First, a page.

Baby Ursala and Bruno and Mrs. Weldon-nursing her cubs.
Uncle Lyman and Bruno
As the story unfolds, the bear, Bruno, after a few months, moves to Belmont where Thaxter and his Uncles, Aunts and cousins made their home on the family estate. The book is available in its entirety on Google Books where you can read it for free, but don't go there until you've finished reading this post because there's more to Uncle Lyman's story.

Thaxter's great grandfather William, father of nine, started a condiment company in 1822. This successful company was the source of much of the family's wealth. His son William J. carried on the family business. In turn, William Lyman, although most well known as the photographer, also was very involved in the company and took on the task of improving the process of preserving foods.

In 1836 the company had switched from storing the condiments and other foods in glass containers to using cans lined with tin because Boston glass manufacturers couldn't keep up with the demand. However, there were often problems with bulging cans and tainted food. During the civil war, Uncle Thaxter's great grandfather's company supplied much of the food to the Union Army in the field and one wonders if the food these cans contained may have caused some of the casualties of that war.

Years later, during the late 1890s, Uncle Lyman, in a forward thinking stroke of genius, approached the biology department at MIT in order to solve the problem of safely preserving foods that plagued the company since its inception. In collaboration with MIT professor Samuel Cate Prescott, Uncle Lyman spent 1895 and 1896 researching clams. With Uncle Lyman's photographic skills, he was able to capture images of microscopic bacteria that assisted in this research. What this partnership between industry and academia accomplished, aside from solving the problem for the family business, would be a breakthrough in time-temperature research changing the entire food industry. It would also lead to 'food science and technology' as a profession. William Lyman retired from the company business in 1899 and for the next 30 years, until his death in 1929, he devoted his time to the study of bacteriology at MIT and took no pay for this work.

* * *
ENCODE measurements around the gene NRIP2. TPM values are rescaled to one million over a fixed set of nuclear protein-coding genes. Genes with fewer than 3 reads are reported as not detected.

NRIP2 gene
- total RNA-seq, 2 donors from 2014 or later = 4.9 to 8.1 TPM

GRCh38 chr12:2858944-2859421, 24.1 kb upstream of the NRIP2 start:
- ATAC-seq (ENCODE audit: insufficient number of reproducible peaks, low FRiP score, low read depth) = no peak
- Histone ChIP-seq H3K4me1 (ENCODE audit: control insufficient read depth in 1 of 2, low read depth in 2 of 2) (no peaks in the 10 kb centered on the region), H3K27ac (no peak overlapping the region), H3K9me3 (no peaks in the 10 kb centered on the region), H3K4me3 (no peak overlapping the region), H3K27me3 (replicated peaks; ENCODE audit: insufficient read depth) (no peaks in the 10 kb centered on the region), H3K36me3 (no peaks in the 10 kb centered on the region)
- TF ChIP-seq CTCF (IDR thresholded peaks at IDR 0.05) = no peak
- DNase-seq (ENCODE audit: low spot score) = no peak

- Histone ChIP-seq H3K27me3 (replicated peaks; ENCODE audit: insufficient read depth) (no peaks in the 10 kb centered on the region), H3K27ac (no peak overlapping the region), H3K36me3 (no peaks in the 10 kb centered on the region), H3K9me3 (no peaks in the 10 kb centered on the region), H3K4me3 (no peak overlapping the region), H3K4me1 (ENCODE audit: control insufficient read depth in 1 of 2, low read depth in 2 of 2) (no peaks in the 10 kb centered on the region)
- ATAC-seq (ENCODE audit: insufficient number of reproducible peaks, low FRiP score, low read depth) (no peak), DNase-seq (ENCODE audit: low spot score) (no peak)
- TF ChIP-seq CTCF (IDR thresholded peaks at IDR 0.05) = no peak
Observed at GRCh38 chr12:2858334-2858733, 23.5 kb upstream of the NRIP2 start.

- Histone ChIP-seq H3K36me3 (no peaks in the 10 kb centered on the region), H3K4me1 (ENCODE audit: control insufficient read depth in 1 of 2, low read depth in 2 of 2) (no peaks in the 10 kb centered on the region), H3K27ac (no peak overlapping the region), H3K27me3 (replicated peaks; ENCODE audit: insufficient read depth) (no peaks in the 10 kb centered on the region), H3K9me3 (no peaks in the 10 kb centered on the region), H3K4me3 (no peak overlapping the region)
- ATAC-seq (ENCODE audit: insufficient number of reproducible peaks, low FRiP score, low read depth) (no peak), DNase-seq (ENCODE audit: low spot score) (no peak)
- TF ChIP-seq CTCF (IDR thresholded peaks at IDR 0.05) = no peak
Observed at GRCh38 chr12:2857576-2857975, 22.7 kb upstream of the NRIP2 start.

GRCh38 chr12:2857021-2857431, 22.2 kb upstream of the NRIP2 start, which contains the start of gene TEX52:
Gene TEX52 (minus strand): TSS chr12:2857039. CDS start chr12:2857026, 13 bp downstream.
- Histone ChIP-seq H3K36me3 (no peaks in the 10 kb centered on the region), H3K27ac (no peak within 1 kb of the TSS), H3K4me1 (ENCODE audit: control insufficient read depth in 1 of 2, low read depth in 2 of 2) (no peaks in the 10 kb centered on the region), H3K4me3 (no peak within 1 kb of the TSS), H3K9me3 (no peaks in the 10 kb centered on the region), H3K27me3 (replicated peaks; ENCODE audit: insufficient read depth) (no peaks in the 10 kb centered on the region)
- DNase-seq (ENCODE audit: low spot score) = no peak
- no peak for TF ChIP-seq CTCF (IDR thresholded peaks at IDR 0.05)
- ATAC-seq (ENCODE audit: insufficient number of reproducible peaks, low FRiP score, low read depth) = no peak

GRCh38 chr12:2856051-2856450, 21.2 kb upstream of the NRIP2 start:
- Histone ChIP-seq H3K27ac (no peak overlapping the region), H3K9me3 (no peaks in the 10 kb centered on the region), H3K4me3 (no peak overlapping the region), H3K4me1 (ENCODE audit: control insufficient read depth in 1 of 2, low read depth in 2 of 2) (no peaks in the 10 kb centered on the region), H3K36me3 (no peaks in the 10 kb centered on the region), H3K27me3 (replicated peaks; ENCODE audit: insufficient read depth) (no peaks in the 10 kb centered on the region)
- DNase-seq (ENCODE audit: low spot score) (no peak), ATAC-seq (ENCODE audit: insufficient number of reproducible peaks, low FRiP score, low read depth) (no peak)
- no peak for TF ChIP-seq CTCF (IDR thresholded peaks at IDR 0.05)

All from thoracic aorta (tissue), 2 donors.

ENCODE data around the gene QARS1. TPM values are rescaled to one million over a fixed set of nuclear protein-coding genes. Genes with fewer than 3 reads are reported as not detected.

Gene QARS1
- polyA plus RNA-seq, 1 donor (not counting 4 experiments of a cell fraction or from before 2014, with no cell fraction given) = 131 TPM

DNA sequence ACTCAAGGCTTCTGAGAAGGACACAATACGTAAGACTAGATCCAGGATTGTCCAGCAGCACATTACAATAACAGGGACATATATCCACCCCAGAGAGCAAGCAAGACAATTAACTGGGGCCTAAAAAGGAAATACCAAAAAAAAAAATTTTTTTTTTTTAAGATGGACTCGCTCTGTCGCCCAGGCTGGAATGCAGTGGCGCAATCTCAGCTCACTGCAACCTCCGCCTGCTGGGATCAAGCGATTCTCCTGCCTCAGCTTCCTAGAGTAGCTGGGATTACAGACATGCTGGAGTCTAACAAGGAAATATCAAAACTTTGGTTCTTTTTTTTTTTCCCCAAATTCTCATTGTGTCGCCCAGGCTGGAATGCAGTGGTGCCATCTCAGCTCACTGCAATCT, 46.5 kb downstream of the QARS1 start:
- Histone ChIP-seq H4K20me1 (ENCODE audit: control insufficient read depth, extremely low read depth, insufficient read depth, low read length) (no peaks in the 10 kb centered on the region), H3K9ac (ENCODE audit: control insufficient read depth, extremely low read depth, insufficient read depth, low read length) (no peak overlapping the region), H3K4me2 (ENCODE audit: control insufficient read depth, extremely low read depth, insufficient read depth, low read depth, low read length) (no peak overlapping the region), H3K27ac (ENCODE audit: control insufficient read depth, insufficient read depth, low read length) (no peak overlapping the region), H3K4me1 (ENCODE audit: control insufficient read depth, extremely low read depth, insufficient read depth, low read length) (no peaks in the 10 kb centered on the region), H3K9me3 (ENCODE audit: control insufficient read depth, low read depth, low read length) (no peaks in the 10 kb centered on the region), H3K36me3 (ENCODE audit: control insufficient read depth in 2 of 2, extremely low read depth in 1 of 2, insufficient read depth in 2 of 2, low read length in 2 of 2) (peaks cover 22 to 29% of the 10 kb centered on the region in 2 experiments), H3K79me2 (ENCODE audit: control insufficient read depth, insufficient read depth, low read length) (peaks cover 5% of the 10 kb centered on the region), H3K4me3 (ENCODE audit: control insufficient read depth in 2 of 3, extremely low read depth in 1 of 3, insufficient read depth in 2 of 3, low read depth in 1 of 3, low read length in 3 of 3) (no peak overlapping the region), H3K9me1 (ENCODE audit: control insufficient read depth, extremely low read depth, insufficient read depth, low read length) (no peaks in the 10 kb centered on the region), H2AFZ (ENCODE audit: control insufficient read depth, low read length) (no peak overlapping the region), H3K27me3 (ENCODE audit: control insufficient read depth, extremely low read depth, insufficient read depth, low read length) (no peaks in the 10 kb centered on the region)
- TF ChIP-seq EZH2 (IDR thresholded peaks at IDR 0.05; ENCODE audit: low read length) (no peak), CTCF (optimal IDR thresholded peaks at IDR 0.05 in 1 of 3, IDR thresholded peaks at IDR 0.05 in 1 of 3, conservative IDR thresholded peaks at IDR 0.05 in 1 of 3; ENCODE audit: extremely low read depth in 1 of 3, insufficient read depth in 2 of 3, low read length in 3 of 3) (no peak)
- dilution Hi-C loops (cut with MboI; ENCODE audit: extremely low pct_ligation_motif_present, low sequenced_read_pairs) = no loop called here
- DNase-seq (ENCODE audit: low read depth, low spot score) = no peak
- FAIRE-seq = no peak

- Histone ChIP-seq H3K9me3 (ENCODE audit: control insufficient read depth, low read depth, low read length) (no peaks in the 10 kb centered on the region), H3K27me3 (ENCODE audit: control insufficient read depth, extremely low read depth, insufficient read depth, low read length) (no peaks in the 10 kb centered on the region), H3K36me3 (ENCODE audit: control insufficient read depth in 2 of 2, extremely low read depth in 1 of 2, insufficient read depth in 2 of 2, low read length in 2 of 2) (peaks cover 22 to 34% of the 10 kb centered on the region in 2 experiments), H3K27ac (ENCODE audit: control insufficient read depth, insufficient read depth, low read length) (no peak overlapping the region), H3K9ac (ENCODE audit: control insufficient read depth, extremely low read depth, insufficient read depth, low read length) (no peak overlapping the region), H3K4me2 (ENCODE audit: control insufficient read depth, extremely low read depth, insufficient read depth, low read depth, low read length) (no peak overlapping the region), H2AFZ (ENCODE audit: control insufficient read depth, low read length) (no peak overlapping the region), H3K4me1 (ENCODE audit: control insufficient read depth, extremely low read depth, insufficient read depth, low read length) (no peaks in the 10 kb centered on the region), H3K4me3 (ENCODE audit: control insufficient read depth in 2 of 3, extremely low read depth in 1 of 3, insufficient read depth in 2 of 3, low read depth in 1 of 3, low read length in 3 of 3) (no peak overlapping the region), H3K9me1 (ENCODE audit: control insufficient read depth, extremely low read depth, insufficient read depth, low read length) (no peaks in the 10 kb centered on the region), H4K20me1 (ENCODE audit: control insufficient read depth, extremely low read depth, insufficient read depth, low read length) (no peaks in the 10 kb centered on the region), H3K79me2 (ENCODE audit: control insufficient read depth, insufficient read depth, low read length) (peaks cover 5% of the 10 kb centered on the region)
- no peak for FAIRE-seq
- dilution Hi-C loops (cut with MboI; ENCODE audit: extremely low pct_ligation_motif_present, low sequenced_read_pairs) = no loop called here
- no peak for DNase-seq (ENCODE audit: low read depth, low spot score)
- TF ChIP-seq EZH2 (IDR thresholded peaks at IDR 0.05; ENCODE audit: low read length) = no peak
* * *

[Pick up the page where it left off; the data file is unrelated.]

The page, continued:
Uncle Lyman and Professor Prescott
Although this story started out as an investigation about Uncle Thaxter, it led me down a different path toward his uncle William Lyman and the others in his family. The family food business is still prospering today. I wonder if you've guessed what the last name of this family is. The company, located in Boston developed a recipe for canning spiced ham during the Civil War. William Underwood, Thaxter's Great Grandfather was the founder of that company.

And Wm. Underwood and Company's Deviled Ham is the recipe that most of us are familiar with today.

So, I thank Uncle H. Thaxter Underwood of Belmont, Massachusetts, architect and husband of Aunt Mabel West, friend to some woman named Mrs. Gardner, owner of circus dogs and a lion; nephew of William Lyman Underwood, the hero of this story, in my opinion, for taking me down this road.

It was a devil of an investigation that I thought would take me somewhere else entirely, but I loved ending up here!